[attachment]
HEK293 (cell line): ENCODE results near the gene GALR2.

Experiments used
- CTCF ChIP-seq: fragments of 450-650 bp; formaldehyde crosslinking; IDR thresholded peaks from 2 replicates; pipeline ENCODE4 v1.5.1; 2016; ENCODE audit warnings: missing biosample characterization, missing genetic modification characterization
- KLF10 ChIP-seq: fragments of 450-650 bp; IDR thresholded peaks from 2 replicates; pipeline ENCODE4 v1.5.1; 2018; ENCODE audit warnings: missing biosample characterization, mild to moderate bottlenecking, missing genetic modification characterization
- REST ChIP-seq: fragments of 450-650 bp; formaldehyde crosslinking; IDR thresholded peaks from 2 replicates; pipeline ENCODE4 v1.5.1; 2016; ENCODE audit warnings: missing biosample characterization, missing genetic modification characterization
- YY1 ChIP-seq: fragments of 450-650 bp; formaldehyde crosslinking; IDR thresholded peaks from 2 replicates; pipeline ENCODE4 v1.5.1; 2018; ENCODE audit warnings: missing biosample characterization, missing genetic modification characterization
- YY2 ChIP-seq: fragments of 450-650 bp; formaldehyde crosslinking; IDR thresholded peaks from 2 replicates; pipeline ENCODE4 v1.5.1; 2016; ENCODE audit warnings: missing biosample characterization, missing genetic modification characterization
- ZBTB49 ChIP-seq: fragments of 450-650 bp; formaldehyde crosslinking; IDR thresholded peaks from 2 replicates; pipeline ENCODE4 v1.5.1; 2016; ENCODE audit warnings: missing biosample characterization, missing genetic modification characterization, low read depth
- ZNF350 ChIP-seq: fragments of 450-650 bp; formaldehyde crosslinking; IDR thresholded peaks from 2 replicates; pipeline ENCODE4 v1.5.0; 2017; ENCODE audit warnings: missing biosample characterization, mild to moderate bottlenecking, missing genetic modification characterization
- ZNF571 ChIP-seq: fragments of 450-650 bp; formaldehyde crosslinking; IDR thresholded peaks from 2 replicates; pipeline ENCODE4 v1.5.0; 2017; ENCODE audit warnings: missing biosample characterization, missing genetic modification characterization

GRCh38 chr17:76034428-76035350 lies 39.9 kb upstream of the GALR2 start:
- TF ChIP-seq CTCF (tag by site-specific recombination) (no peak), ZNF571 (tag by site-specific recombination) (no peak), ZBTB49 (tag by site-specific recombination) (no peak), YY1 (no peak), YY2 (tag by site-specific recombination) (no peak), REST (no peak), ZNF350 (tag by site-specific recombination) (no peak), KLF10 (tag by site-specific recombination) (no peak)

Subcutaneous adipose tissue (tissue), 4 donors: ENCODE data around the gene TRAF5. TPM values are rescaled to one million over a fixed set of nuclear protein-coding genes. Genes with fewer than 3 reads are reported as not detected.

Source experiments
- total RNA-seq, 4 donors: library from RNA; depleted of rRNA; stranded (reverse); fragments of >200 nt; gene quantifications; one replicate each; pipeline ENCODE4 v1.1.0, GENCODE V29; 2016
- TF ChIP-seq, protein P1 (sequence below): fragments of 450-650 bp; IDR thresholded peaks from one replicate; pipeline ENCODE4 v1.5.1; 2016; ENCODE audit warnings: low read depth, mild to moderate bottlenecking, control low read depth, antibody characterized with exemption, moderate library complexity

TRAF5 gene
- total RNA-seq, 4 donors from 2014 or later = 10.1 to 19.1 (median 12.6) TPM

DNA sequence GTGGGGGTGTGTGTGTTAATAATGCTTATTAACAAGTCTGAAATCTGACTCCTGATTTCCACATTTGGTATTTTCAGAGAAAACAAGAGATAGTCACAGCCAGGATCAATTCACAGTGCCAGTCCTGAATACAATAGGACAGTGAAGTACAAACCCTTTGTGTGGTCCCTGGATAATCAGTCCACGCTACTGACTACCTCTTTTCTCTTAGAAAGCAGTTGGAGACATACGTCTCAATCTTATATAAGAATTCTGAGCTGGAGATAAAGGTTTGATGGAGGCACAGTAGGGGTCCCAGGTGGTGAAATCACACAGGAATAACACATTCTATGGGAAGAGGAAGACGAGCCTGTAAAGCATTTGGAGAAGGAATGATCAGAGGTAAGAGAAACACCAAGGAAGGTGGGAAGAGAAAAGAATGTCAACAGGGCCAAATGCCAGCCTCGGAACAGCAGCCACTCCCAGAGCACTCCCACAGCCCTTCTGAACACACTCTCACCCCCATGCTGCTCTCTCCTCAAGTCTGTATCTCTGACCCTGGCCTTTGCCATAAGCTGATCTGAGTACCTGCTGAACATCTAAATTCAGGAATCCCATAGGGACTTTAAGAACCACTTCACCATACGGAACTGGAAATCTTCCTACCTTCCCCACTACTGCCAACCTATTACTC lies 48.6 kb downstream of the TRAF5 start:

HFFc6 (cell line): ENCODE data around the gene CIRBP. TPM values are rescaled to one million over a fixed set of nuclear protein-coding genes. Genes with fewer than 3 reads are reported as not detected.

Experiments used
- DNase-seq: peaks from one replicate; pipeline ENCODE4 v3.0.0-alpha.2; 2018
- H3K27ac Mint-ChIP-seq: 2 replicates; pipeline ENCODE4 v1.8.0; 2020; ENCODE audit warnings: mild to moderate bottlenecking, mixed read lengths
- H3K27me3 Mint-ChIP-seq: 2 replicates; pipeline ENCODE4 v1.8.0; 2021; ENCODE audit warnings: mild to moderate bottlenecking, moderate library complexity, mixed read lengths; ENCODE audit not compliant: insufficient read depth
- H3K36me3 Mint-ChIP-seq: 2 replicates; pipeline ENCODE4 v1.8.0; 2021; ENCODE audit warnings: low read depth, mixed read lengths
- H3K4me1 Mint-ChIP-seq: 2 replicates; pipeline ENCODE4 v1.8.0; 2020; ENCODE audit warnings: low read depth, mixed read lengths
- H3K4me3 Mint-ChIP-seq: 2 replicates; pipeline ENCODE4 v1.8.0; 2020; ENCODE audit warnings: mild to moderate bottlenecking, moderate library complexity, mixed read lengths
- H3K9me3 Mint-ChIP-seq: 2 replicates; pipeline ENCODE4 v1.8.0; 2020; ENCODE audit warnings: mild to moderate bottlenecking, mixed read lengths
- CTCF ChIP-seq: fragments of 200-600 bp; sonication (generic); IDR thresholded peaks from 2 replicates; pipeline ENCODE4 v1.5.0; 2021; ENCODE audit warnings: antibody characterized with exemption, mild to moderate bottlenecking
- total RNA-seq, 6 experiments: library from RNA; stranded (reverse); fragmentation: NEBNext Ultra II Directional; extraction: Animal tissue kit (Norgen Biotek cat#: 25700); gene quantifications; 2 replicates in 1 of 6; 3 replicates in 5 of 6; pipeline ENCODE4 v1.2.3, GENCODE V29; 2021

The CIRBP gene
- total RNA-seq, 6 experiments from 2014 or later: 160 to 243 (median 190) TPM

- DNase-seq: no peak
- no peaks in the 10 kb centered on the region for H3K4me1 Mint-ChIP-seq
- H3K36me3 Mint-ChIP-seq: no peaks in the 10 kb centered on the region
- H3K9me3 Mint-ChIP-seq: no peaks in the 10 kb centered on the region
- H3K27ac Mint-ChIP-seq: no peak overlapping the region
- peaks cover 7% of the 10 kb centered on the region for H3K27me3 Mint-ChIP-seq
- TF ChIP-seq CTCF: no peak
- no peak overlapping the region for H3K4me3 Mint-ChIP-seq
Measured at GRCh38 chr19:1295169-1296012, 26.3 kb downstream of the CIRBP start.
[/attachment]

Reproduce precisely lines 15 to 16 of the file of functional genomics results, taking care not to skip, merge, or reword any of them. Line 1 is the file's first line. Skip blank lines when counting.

- total RNA-seq, 4 donors: library from RNA; depleted of rRNA; stranded (reverse); fragments of >200 nt; gene quantifications; one replicate each; pipeline ENCODE4 v1.1.0, GENCODE V29; 2016
- TF ChIP-seq, protein P1 (sequence below): fragments of 450-650 bp; IDR thresholded peaks from one replicate; pipeline ENCODE4 v1.5.1; 2016; ENCODE audit warnings: low read depth, mild to moderate bottlenecking, control low read depth, antibody characterized with exemption, moderate library complexity